Moral fault and culpability

Our exalted Founding Fathers owned slaves. And of course they were founding “fathers” because they didn’t recognize the moral or political equality of women. Our ancestors perpetrated genocides, enslavement, torture, war, rape, forced conversions, mass sterilization, etc. You know the drill. The perennial question is What kind of judgment can we pass on our forebears? How could they have been so evil? Especially since we are keenly aware that our own grandchildren may look back on us with cold condemnation. Debates around this question rarely get anywhere. We want to avoid the cultural relativism that would exonerate our ancestors completely but also remain able to criticize what they got wrong.

In Epistemic Injustice: Power and the Ethics of Knowing, Miranda Fricker offers a novel way out of this jam. She distinguishes between culpable fault and non-culpable fault. I’ll let her explain it below. A bit of background for her example: Fricker refers to the Talented Mr Ripley, a play in which Marge has critical information that could prove Ripley murdered Mr Greenleaf’s son (and Marge’s philandering lover), but Greenleaf allows himself to be drawn into Ripley’s portrayal of Marge as merely a “hysterical woman”.

In the case of Herbert Greenleaf, we see this historical contingency played out in respect of the absence of a critical awareness of gender prejudice in the society in which his ethical and epistemic second nature were formed. While the Herbert Greenleafs of this world were always at fault in failing to exhibit the virtue, I suggest they were not culpably at fault until the requisite critical consciousness of gender became available to them. As we might put it, they were not culpably at fault until they were in a position to know better. There is no precise answer to the question at what point a Herbert Greenleaf comes to be in a position where he should know better than to neglect the possibility that Marge is right. And this question is surely best construed as a matter of degree, not least because the requisite collective gender consciousness is something that is likely to dawn only gradually. But no doubt a figure such as Herbert Greenleaf would be in that position long before he actually lived up to it by taking on board the gender-critical insights made newly available to him. Thus there will tend to be some period of historical transition in which a Herbert Greenleaf, well-intentioned as he may remain, moves from non-culpable fault to culpable fault. He lacks the virtue of testimonial justice with regard to gender prejudice throughout, but the relevant advance in collective consciousness is needed to render the shortcoming in his epistemic conduct blameworthy. Under the historical circumstances, then, my suggestion is that Greenleaf is not blameworthy for the testimonial injustice he inflicts on Marge.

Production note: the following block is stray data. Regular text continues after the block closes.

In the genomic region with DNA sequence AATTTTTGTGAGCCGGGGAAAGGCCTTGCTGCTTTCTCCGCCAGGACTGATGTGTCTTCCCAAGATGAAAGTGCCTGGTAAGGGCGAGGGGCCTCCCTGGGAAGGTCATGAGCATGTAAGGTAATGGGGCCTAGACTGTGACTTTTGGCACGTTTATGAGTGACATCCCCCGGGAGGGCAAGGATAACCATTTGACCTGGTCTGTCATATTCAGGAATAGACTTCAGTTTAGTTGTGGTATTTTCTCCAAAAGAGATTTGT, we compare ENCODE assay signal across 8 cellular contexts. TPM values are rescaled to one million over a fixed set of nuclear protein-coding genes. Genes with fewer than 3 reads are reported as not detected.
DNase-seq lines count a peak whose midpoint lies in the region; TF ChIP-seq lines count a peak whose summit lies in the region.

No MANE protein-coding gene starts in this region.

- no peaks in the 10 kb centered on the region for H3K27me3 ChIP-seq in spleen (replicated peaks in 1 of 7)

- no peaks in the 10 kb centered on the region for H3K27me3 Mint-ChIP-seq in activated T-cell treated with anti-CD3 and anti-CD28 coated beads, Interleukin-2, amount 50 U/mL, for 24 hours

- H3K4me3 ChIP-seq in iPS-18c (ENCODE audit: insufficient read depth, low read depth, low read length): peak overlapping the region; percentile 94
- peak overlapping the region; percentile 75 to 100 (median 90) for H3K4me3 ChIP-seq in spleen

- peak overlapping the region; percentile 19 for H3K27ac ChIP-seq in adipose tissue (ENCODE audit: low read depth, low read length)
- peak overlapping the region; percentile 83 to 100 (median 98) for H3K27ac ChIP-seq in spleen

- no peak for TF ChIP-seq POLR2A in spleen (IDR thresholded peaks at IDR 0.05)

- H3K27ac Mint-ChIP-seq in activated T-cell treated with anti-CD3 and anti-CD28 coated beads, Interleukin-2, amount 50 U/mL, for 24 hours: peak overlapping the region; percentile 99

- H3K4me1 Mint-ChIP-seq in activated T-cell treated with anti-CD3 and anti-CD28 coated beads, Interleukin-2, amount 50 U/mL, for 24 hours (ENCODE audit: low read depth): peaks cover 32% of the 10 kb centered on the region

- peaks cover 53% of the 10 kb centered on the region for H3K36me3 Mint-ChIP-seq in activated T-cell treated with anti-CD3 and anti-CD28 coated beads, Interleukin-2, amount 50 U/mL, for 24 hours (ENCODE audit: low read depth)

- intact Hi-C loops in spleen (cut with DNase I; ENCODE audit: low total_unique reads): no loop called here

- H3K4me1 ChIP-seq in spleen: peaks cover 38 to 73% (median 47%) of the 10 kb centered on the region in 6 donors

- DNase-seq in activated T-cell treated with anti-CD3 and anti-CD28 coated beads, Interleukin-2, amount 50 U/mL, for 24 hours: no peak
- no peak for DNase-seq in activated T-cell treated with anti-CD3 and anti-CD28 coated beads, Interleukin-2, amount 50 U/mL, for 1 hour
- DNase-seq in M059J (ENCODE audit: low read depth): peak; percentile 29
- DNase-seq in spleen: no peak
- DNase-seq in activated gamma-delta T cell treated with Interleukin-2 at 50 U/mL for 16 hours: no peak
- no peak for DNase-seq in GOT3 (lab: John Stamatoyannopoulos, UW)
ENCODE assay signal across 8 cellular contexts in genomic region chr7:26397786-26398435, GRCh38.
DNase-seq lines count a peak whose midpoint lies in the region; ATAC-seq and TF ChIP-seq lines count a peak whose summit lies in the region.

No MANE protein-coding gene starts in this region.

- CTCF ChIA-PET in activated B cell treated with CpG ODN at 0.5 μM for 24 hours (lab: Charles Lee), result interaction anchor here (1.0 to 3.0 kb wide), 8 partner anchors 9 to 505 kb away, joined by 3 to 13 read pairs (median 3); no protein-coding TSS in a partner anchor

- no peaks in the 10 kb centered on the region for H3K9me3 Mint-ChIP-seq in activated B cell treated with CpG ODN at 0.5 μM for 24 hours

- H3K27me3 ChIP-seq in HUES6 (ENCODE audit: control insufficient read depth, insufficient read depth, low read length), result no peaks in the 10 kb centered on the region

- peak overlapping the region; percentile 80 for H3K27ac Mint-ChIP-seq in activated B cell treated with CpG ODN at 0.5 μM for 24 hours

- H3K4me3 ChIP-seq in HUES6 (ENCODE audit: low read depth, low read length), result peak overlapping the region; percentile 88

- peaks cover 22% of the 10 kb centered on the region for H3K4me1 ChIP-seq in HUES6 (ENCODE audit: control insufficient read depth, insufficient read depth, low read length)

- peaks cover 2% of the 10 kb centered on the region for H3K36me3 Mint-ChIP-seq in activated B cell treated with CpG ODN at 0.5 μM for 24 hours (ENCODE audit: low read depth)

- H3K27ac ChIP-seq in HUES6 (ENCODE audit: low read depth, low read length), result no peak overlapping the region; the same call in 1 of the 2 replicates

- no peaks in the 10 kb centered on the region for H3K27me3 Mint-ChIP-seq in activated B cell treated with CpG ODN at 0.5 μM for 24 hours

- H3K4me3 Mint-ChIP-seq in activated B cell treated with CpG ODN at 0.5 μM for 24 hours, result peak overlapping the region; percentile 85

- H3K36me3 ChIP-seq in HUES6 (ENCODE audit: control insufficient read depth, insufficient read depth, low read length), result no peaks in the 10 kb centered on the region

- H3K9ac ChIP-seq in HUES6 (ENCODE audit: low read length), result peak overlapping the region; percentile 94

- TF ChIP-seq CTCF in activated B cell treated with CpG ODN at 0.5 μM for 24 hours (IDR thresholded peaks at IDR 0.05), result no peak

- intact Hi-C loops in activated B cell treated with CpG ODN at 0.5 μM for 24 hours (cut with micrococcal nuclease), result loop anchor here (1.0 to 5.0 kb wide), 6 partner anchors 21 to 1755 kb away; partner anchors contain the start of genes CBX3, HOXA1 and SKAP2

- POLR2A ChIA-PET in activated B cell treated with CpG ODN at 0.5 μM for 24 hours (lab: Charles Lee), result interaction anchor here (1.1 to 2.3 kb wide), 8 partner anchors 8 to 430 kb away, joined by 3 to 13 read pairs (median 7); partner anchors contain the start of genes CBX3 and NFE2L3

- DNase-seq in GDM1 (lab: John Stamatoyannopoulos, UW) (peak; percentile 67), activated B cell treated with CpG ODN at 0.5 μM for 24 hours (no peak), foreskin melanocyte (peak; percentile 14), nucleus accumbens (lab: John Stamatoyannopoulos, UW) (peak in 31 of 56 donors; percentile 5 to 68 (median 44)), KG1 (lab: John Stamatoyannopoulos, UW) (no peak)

There are some important points here. Fricker abjures relativism but doesn’t thereby advocate anything like a simplistic moral realism. Phrases like “historical contingency,” “critical consciousness,” and “collective gender consciousness” all point to the idea that the individual requires some kind of social resources or tools in order to understand and practice morality, however objective that morality might be. For example, it would be unreasonable to expect a 19th century man to understand or practice gender equality given his historical context. Mary Wollstonecraft had advanced her arguments in the end of the 18th century that women are educated in a way that undermines their rationality and dignity, but those arguments weren’t yet widely accepted by thought leaders. When John Stuart Mill wrote the Subjection of Women in the middle of the 19th century, he was writing in direct opposition to essentially the entire Western philosophical canon. There were of course radicals who advocated gender equality, but they were, well, radicals. Gender equality is not a simple idea to construct on one’s own when gender norms were so deeply entrenched and there wasn’t even the concept of “gender norm” with which to probe the issue.

Or for an example with a different political valence—this isn’t really a post about feminism—take free trade. It’s intuitive that we want to protect our country from shady foreigners. Buy American. But of course lobbying for protection against trade with foreigners wrongs both native customers and foreign producers, especially poor foreigners whose economic prospects are significantly diminished by being forcibly cut off from lucrative markets. Understanding the moral case for free trade requires concepts from both cosmopolitan ethics (or just universal equality) and the discipline of economics that explains technical concepts like division of labor and comparative advantage. In contexts where these resources aren’t readily available, free trade is going to be a hard sell.

Fricker further distinguishes between routine and exceptional “discursive moves in moral discourse.” Mill’s argument that there should be equality between women and men was an exceptional move. His contemporaries can hardly be morally condemned for failing to grasp this exceptional move. In contrast, Mill’s contemporaries could be condemned for, say, murder or other violence. The moral understanding that violence (absent some overriding justification) is wrong was and is routine.

However, our ancestors aren’t entirely off the hook for things like slavery, Jim Crow, unjust war, etc. And we’re not off the hook with our grandchildren either. Mill’s contemporaries who participated in the subordination of women were wrong after all. And Fricker allows we may justifiably feel some resentment toward those sexists of the past who just didn’t get it. As we move forward in time and the basic arguments of feminism have gone mainstream, that resentment of the masses transforms into condemnation of misogynist holdouts. To the skeptics of feminism in the audience, I’m not being controversial here, and you’re free to insert your own moral example to bring home the point. I’m thinking of misogynists who believe women shouldn’t vote and shouldn’t be given the same education as men. These are exceptional holdouts who mirror the exceptional reformers from before the moral paradigm shift.